Tragedy's Impact Extends to Space (Source: MSNBC)
Gabrielle Giffords' husband Mark Kelly is currently in training to command the shuttle Endeavour's crew on a flight to the International Space Station in April. The space agency had no immediate word about how Kelly's status might change. In addition to being an astronaut, Kelly is a Navy captain who was a combat aviator during the first Gulf War.

"Normal practice in military flying is to ground a pilot who is undergoing severe family crisis, for a reasonable time," NBC News space analyst James Oberg observed. "Add to that — his wife now faces a long recovery, and his chances of being with her more than a few hours a week are slim to none, if he continues training. He could well request being replaced, perhaps by the commander of the STS-135 [Atlantis] mission that is to follow his flight. They could swap seats. Or he could figure he's had his fair share of flights and just stand down." (1/9)

Downey Benefactor Helps Kids Enjoy Columbia Memorial Space Center (Source: Press-Telegram)
Fifth-graders in the Downey Unified School District can now blast off to outer space, thanks to a $15,000 donation made by Mary T. Stauffer and her foundation to the Columbia Memorial Space Center. The money will be used to pay for field trips for every fifth-grader to experience the space center's Challenger Learning Center, which features a two-hour simulated mission to the moon. Without Stauffer's donation, admission to the learning center is $350 per group (a minimum of 16 and maximum of 36 students), including entrance to the space center. Stauffer, a long-time resident and retired Downey physician, made her donation during a visit to the space center. (1/8)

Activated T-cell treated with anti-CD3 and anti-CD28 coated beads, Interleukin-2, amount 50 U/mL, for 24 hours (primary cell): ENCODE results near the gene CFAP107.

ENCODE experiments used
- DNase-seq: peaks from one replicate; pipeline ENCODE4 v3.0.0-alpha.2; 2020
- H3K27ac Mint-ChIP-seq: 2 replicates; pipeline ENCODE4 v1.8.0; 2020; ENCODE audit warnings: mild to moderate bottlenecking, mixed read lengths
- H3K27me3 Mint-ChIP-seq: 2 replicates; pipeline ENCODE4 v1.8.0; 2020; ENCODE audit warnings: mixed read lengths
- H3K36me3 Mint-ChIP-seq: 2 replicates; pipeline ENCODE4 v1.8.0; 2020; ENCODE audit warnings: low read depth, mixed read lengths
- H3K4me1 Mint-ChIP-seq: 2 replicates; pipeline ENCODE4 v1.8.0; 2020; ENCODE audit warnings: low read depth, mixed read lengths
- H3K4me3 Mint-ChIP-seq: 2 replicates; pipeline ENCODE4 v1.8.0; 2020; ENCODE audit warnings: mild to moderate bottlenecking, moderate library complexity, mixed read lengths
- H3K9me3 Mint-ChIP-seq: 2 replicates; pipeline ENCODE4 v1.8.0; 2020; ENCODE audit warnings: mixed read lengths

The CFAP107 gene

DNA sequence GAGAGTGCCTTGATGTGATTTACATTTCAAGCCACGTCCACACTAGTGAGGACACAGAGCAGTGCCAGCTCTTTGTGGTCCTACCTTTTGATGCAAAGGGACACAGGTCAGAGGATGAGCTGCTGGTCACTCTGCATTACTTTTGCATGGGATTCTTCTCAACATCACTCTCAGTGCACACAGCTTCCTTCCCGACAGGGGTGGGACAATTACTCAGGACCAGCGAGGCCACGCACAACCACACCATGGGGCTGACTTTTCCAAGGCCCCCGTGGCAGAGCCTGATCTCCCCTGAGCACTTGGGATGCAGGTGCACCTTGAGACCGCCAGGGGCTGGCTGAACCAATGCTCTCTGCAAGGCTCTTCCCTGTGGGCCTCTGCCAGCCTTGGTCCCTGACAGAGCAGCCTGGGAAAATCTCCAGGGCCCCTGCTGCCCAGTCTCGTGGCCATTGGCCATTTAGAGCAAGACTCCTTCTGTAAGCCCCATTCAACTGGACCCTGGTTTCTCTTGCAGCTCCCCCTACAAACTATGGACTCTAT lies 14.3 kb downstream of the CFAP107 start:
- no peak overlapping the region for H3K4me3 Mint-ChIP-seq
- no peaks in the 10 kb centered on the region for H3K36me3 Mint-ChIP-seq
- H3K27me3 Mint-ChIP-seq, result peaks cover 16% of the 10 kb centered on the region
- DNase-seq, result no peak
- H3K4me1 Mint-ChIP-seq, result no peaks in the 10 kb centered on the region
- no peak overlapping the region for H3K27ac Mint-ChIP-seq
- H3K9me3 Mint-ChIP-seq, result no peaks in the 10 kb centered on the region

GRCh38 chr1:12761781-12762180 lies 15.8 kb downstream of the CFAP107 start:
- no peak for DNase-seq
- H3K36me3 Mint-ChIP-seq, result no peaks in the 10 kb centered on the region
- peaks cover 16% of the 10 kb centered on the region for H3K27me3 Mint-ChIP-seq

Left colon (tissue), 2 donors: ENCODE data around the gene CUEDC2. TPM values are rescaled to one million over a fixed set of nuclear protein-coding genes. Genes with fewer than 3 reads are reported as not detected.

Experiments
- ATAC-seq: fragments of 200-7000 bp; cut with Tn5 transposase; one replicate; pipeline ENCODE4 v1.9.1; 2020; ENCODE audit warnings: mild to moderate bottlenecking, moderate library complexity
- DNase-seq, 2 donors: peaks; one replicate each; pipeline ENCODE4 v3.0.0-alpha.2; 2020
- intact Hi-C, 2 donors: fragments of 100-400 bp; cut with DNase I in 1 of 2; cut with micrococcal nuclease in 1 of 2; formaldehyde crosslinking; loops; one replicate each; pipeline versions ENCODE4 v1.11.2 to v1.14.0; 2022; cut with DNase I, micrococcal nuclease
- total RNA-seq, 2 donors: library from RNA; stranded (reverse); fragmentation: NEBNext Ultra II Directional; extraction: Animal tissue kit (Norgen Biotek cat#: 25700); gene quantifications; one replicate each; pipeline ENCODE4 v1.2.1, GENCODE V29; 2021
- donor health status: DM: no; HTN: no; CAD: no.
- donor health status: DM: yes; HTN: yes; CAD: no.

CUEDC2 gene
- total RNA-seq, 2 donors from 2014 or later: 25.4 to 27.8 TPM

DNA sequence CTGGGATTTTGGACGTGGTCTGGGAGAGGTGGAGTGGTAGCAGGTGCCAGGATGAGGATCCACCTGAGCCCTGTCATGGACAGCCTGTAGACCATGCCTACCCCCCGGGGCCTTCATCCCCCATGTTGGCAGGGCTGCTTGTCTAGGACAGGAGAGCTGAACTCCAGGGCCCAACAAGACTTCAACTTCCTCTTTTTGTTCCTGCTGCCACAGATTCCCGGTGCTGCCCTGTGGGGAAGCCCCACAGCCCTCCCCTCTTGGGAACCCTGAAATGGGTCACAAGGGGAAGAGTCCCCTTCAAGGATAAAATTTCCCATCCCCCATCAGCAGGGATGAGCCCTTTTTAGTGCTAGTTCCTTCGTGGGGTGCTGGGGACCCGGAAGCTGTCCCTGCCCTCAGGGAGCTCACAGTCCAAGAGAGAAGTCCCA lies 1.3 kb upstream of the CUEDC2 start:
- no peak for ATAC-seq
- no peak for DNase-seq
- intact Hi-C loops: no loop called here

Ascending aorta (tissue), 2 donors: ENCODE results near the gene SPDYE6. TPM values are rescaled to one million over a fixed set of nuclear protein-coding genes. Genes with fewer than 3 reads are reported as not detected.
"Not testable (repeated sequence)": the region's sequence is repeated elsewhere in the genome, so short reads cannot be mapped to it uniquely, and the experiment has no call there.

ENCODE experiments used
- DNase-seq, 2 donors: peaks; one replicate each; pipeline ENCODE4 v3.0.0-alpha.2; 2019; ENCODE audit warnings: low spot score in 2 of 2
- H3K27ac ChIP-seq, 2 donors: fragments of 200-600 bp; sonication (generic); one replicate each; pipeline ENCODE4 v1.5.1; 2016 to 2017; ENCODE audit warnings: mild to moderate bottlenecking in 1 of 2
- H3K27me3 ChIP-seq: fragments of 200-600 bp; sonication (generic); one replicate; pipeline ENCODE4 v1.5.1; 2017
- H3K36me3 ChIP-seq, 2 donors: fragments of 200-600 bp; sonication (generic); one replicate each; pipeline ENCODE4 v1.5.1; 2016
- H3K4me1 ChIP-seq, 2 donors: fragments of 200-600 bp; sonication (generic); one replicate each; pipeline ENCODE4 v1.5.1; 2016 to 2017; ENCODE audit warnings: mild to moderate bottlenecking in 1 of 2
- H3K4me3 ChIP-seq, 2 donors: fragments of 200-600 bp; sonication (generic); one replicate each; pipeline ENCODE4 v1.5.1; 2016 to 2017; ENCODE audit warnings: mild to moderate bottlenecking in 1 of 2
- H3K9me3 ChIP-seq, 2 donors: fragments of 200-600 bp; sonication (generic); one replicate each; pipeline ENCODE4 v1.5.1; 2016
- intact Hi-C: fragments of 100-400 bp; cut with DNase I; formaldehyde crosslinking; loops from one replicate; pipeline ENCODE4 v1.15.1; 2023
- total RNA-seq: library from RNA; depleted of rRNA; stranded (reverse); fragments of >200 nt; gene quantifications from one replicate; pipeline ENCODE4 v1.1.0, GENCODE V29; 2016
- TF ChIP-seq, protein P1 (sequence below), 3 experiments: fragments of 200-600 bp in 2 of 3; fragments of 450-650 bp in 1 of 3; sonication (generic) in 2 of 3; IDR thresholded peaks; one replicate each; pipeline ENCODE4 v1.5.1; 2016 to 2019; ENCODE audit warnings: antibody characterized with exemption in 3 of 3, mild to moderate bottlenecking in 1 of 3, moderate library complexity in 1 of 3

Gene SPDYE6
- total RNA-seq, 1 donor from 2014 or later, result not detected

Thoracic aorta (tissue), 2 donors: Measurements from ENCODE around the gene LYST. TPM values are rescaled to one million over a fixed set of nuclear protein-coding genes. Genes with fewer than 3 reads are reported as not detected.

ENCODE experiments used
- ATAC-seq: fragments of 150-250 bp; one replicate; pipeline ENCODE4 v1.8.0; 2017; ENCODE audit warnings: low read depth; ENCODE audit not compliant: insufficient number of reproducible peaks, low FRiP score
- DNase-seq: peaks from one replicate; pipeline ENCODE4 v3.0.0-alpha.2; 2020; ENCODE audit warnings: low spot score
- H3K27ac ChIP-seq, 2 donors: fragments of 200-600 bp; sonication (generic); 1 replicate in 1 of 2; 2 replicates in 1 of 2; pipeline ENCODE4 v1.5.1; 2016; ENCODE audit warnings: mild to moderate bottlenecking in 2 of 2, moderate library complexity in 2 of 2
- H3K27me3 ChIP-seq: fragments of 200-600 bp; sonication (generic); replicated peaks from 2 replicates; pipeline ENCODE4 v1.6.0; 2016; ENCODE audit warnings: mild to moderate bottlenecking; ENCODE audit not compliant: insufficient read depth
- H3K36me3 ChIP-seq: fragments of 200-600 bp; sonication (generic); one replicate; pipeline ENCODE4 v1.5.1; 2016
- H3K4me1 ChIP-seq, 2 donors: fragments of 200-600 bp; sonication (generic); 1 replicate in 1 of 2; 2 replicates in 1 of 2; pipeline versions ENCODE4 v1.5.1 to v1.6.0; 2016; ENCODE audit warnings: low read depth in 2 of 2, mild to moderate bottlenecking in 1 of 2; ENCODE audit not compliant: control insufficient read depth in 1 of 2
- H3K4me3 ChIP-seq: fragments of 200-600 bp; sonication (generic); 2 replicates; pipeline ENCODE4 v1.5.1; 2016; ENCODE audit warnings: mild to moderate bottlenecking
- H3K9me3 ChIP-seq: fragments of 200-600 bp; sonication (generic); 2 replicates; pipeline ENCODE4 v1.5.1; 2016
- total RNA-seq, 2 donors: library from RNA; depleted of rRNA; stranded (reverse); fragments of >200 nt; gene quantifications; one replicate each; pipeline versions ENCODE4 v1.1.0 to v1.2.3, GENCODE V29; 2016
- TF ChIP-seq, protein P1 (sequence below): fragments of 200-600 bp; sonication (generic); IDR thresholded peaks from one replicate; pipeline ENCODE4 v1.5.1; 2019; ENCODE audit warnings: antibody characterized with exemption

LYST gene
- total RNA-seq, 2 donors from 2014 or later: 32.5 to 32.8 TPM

Spaceport Coordinates Launch Schedules with White Sands (Source: Alamogordo Daily News)
Establishing a partnership that will continue a long history of space activities, White Sands Missile Range leaders and the New Mexico Spaceport Authority last month signed an agreement to coordinate launch schedules with the range. The spaceport's long-term plans include the goal of one day launching a commercial spacecraft into orbit. The spaceport will require lots of clear airspace above land with a low population density. By working with WSMR, as well as Holloman Air Force Base, the spaceport will be able to schedule airspace clearance similar to a test mission. (1/8)

Space Race: the New Generation of Super-Telescopes (Source: Guardian)
Astronomers are taking part in a new space race – to build the world's largest telescope. Four rival projects are now under way and should see a series of giant observatories operating on mountain tops in Hawaii and Chile by the end of the decade. Each telescope will be at least 10 times more powerful than any operating on Earth today and will revolutionize our knowledge of the universe by peering further and further back into the dim recesses of the cosmos.

Each instrument is scheduled for construction by around 2018. However, precise completion dates are being kept secret by each construction team to prevent their competitors from gaining an advantage. "Being first matters," says Gary Sanders, a designer on one of the super-telescopes. "When you open a window, the first to look through it sees the most exciting things." (1/9)